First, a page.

Cerebral and corpus callosum atrophy in systemic lupus erythematosus
Article first published online: 2 SEP 2005
Copyright © 2005 by the American College of Rheumatology
Arthritis & Rheumatism
Volume 52, Issue 9, pages 2783–2789, September 2005
How to Cite
Appenzeller, S., Rondina, J. M., Li, L. M., Costallat, L. T. L. and Cendes, F. (2005), Cerebral and corpus callosum atrophy in systemic lupus erythematosus. Arthritis & Rheumatism, 52: 2783–2789. doi: 10.1002/art.21271
- Issue published online: 2 SEP 2005
- Article first published online: 2 SEP 2005
- Manuscript Accepted: 13 JUN 2005
- Manuscript Received: 9 DEC 2004
- Fundação de Amparo à Pesquisa do Estado de São Paulo
To determine cerebral and corpus callosum volumes in patients with systemic lupus erythematosus (SLE), using semiautomatic magnetic resonance imaging (MRI) volumetric measurements, and to determine possible relationships between a reduction in cerebral volume and disease duration, total corticosteroid dose, neuropsychiatric manifestations, and the presence of antiphospholipid antibodies.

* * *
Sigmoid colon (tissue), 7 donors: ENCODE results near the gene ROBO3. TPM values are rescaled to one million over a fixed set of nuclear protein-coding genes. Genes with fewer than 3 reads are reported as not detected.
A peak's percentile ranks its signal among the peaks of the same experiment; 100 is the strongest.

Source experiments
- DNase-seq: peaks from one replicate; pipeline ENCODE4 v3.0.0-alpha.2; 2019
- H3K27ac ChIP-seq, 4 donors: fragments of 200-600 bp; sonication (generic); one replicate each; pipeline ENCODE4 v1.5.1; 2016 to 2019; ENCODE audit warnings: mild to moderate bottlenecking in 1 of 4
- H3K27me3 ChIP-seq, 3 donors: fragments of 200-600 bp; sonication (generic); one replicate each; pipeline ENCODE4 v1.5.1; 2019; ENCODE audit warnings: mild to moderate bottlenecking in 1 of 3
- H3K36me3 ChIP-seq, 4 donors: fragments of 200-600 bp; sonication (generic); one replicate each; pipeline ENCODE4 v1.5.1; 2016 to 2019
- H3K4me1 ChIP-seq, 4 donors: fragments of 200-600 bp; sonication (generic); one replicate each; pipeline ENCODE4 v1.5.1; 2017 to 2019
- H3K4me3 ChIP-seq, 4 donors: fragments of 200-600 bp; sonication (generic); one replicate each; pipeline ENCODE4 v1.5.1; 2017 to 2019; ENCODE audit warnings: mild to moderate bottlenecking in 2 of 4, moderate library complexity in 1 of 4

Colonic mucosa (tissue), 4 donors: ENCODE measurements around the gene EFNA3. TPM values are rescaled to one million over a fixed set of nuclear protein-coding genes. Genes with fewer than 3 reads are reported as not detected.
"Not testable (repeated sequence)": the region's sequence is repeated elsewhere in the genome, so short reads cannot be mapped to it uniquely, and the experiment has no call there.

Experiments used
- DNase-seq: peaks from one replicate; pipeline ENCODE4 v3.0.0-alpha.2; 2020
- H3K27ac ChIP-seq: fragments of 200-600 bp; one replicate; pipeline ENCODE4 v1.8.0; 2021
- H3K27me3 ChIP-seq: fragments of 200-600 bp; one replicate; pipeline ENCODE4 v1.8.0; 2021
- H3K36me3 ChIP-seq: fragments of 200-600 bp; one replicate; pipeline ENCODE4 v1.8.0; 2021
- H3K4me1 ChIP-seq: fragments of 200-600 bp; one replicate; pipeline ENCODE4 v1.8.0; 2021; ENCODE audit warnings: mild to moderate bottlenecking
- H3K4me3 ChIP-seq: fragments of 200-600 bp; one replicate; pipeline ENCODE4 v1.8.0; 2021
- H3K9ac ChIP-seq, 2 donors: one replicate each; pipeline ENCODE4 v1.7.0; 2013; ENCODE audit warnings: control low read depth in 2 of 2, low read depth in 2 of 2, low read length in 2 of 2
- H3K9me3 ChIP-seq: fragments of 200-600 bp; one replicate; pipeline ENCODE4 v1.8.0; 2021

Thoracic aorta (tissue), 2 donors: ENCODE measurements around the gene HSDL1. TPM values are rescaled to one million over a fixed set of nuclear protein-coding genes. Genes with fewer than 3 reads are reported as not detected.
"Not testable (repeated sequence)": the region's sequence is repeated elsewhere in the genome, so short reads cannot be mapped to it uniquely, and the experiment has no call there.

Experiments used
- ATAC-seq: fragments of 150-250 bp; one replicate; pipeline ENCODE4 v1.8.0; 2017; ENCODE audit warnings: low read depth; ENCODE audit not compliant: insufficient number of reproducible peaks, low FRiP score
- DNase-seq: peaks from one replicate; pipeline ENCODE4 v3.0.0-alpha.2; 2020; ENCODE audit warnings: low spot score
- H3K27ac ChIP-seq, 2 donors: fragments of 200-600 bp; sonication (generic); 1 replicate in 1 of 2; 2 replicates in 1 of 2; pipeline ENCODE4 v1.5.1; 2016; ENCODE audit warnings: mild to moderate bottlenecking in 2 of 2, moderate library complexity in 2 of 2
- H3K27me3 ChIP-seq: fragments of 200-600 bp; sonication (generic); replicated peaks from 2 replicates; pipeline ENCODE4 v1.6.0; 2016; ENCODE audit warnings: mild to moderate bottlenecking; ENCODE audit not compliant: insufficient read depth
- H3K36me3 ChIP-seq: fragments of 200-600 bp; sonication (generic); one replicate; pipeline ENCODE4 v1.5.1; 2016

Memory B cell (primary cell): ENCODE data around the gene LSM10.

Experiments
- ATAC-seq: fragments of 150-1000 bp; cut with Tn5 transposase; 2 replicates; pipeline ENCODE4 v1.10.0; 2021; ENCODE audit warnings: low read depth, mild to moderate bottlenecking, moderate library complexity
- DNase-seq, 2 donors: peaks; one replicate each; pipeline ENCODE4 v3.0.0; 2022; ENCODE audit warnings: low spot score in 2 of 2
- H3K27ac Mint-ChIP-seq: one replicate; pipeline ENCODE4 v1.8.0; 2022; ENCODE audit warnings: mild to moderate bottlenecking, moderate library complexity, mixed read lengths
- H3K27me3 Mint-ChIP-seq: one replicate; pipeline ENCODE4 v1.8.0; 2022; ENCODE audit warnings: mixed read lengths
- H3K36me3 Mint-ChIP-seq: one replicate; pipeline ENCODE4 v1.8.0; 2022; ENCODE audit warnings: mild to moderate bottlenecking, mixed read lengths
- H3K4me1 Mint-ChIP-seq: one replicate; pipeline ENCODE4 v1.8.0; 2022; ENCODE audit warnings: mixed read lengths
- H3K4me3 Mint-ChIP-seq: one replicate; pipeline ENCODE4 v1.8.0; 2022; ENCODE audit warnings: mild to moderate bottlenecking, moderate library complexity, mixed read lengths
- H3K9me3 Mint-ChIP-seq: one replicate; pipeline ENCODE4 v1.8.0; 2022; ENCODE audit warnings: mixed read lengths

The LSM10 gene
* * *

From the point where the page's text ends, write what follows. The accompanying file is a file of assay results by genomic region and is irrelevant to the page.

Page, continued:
We studied 115 consecutive patients with SLE and 44 healthy volunteers. A complete clinical, laboratory, and neurologic evaluation was performed. MRI scans were obtained through a standardized protocol. Sagittal T1-weighted images were used for semiautomatic volumetric measurements. We compared SLE patients with controls using the 2-sample t-test. Analysis of variance was used to test for differences between groups, followed by Tukey's post hoc test for pairwise comparisons, when necessary. Linear regression was used to analyze the association between cerebral atrophy and disease duration and total corticosteroid dose.
Cerebral and corpus callosum volumes were significantly smaller in patients with SLE compared with healthy volunteers (P < 0.001). Reduced cerebral and corpus callosum volumes were related to disease duration (P < 0.001). Patients with a history of central nervous system (CNS) involvement more frequently had a reduction in cerebral and corpus callosum volumes (P < 0.001). Patients with cognitive impairment had significantly reduced corpus callosum and cerebral volumes when compared with SLE patients without cognitive impairment (P = 0.001). Cerebral and corpus callosum volumes were not associated with the total corticosteroid dose or the presence of antiphospholipid antibodies.
In patients with SLE, a reduction in cerebral and corpus callosum volumes is associated with disease duration, a history of CNS involvement, and cognitive impairment. The total corticosteroid dose and the presence of antiphospholipid antibodies were not associated with more pronounced atrophy.